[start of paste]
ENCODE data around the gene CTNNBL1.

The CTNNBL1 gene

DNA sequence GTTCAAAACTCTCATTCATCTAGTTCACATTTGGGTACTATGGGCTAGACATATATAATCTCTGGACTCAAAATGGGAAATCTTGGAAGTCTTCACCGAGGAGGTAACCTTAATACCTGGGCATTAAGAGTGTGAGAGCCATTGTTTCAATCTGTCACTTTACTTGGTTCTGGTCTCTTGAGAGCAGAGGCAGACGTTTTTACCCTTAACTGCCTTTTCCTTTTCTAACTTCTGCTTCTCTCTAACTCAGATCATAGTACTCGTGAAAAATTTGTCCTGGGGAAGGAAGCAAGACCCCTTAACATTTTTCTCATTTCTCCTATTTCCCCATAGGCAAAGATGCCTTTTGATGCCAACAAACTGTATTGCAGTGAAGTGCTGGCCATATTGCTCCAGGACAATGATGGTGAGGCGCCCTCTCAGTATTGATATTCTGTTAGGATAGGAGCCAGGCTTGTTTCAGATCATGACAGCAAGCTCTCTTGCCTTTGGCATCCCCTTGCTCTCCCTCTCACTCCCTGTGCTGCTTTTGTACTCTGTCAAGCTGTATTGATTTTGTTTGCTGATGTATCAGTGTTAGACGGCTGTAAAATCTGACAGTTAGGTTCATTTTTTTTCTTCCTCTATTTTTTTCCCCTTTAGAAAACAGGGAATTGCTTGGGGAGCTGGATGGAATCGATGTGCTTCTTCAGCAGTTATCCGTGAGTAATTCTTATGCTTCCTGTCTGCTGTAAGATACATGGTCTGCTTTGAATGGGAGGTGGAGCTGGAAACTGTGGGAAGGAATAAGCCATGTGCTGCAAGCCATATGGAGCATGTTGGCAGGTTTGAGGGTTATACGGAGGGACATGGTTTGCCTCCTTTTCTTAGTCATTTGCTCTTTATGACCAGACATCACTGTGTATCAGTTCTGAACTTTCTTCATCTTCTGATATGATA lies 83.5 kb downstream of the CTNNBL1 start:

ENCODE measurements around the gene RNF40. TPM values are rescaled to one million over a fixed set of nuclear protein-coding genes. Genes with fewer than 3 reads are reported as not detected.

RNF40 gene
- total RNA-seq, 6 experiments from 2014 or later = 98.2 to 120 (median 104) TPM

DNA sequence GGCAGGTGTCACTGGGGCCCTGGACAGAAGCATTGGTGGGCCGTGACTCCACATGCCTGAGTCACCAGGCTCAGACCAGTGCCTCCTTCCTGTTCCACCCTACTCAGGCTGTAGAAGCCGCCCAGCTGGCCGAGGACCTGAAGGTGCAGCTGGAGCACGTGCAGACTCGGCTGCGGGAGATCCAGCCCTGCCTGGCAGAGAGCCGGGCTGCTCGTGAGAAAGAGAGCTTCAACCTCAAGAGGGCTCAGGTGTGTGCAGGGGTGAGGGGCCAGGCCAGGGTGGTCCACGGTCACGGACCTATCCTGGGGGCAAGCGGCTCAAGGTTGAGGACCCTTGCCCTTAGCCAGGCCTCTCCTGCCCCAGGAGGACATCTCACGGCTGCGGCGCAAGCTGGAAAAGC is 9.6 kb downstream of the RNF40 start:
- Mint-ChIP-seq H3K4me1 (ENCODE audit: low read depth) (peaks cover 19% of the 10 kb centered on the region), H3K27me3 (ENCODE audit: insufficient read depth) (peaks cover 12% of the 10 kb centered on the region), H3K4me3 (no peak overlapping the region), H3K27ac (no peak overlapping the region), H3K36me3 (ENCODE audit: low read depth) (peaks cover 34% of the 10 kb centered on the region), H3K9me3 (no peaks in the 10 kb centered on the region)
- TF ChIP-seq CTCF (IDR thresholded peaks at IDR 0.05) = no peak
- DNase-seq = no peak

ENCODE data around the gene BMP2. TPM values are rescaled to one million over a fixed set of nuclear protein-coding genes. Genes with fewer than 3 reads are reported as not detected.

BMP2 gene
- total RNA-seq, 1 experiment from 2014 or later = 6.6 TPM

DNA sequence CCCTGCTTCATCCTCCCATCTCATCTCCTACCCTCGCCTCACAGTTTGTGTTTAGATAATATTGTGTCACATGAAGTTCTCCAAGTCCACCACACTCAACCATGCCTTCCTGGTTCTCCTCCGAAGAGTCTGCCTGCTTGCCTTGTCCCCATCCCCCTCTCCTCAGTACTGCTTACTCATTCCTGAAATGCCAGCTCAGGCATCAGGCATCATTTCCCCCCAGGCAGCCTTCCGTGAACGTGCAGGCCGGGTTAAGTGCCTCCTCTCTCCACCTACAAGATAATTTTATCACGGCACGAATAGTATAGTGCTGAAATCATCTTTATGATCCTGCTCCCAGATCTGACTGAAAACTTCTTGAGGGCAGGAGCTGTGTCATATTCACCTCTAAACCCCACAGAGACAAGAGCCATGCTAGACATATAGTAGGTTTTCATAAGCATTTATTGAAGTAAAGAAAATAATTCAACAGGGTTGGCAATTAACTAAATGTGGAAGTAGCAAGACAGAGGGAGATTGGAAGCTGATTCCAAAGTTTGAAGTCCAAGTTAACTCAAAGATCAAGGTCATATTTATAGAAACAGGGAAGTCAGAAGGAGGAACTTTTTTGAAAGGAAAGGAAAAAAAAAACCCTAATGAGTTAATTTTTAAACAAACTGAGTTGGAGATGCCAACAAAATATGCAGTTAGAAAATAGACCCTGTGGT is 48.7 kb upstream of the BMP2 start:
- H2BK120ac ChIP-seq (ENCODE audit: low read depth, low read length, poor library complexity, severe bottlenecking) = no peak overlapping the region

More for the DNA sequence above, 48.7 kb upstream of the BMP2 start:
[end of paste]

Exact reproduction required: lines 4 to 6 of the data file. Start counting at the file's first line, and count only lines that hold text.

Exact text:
ENCODE measurements around the gene RNF40. TPM values are rescaled to one million over a fixed set of nuclear protein-coding genes. Genes with fewer than 3 reads are reported as not detected.

RNF40 gene
- total RNA-seq, 6 experiments from 2014 or later = 98.2 to 120 (median 104) TPM